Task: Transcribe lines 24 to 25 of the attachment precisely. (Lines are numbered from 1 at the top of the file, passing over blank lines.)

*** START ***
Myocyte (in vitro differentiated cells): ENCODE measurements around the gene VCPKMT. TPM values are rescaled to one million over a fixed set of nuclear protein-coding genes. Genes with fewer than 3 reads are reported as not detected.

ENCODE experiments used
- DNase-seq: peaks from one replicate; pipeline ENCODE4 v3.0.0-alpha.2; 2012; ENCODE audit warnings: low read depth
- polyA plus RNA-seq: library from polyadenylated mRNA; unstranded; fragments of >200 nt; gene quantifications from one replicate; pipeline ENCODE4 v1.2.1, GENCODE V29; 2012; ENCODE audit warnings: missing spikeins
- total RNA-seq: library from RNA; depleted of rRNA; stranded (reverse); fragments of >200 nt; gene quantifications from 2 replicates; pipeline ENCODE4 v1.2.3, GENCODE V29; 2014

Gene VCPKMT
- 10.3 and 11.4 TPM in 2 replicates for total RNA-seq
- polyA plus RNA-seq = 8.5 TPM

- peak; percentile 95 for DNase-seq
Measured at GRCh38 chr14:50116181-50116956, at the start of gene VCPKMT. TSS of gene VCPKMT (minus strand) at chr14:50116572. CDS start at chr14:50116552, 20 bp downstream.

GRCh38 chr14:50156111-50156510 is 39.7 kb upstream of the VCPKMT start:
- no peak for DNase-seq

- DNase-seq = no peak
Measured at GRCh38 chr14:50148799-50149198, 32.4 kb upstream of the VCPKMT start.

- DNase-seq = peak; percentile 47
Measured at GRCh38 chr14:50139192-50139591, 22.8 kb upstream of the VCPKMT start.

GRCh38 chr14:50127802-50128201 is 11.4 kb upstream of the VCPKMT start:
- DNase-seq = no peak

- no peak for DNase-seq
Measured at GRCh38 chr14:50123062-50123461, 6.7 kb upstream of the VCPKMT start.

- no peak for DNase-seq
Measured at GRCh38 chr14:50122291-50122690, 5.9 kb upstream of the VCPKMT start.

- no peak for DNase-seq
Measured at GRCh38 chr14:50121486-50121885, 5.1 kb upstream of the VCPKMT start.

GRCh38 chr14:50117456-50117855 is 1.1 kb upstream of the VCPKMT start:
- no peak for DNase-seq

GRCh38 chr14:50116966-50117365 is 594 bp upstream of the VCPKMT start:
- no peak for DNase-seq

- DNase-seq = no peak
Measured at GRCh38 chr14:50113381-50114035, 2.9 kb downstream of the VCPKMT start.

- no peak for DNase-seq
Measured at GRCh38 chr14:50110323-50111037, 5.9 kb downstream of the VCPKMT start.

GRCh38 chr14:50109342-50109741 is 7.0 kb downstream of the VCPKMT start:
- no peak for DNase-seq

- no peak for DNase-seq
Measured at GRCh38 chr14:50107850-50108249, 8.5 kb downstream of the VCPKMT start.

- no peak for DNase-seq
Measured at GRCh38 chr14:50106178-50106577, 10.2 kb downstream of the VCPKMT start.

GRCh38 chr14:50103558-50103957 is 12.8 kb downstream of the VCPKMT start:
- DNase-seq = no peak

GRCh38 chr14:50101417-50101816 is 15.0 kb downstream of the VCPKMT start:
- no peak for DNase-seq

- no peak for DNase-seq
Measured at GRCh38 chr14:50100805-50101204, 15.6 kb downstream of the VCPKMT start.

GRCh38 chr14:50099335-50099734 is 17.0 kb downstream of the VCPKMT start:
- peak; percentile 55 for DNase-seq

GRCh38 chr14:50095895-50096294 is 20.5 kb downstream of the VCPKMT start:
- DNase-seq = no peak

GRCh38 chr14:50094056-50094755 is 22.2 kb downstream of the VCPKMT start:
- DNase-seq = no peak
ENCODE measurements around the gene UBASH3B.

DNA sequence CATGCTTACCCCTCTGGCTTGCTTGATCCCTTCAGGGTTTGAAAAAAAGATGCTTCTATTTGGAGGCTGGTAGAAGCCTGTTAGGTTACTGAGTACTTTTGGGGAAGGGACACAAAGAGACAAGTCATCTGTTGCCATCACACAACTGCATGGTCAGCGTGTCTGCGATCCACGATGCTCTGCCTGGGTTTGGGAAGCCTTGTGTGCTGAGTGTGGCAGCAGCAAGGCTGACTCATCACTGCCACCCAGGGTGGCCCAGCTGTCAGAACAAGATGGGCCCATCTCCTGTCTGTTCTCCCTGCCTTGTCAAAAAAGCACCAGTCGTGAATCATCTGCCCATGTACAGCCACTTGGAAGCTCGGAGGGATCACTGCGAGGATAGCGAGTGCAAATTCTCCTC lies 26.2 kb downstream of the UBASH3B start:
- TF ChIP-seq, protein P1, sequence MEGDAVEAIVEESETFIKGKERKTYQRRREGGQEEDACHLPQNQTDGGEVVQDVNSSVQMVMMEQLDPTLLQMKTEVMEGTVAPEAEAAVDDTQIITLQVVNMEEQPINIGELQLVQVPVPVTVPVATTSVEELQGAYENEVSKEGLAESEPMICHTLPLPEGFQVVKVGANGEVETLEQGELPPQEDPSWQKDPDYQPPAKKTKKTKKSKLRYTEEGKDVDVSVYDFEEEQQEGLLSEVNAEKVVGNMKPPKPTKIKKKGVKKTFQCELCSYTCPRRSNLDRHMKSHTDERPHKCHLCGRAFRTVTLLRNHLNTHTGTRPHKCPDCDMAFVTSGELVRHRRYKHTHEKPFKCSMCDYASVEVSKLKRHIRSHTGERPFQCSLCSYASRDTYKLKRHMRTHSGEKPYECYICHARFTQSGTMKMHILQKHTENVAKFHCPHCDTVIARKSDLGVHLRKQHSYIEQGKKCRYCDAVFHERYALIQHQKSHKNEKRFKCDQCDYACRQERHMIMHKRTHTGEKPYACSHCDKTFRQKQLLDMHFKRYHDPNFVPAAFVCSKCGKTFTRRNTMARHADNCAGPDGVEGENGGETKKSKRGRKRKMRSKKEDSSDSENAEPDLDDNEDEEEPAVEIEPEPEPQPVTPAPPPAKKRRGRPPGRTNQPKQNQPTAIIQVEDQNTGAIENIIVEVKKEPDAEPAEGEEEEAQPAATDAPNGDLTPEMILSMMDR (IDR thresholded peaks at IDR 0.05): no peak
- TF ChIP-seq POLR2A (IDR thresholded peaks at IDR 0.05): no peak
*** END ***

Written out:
Measured at GRCh38 chr14:50121486-50121885, 5.1 kb upstream of the VCPKMT start.

GRCh38 chr14:50117456-50117855 is 1.1 kb upstream of the VCPKMT start: